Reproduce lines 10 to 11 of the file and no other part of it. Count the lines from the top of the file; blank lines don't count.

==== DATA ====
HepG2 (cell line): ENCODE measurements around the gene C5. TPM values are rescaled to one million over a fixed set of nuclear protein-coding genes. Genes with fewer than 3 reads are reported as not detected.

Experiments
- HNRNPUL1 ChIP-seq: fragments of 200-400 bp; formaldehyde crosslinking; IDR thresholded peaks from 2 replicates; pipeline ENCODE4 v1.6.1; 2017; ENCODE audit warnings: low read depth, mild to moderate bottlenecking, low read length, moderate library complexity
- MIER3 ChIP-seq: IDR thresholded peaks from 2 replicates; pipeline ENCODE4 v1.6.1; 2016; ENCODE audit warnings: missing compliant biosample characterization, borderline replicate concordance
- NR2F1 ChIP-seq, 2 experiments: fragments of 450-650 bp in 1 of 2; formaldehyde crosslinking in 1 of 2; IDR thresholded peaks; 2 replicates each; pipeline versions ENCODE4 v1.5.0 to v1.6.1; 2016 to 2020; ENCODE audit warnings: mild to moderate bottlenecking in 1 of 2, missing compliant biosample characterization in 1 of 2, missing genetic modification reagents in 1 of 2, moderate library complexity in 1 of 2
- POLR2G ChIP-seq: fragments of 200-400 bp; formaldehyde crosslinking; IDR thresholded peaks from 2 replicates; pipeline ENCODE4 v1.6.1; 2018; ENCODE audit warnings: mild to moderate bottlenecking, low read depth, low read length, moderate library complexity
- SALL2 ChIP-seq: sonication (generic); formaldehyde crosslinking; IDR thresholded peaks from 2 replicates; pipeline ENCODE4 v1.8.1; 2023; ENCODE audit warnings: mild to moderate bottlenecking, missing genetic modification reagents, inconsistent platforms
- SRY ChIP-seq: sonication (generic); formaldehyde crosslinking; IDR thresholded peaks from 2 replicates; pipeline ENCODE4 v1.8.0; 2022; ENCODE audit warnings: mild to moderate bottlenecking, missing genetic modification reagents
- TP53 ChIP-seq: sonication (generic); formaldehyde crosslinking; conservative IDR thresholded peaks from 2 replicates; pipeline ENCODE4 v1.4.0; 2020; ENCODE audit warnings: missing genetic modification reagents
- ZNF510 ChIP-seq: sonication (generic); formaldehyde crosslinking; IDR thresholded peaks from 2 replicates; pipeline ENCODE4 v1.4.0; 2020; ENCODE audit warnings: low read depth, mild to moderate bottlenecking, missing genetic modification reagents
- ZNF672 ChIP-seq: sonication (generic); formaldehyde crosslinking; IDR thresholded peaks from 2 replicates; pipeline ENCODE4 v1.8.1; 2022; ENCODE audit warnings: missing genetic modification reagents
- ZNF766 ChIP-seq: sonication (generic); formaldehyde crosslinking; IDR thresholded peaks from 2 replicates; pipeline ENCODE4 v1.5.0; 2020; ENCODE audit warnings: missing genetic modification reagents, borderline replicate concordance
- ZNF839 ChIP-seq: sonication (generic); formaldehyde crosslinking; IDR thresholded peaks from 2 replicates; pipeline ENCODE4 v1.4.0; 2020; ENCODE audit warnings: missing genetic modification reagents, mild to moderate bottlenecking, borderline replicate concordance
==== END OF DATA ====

- ZNF510 ChIP-seq: sonication (generic); formaldehyde crosslinking; IDR thresholded peaks from 2 replicates; pipeline ENCODE4 v1.4.0; 2020; ENCODE audit warnings: low read depth, mild to moderate bottlenecking, missing genetic modification reagents
- ZNF672 ChIP-seq: sonication (generic); formaldehyde crosslinking; IDR thresholded peaks from 2 replicates; pipeline ENCODE4 v1.8.1; 2022; ENCODE audit warnings: missing genetic modification reagents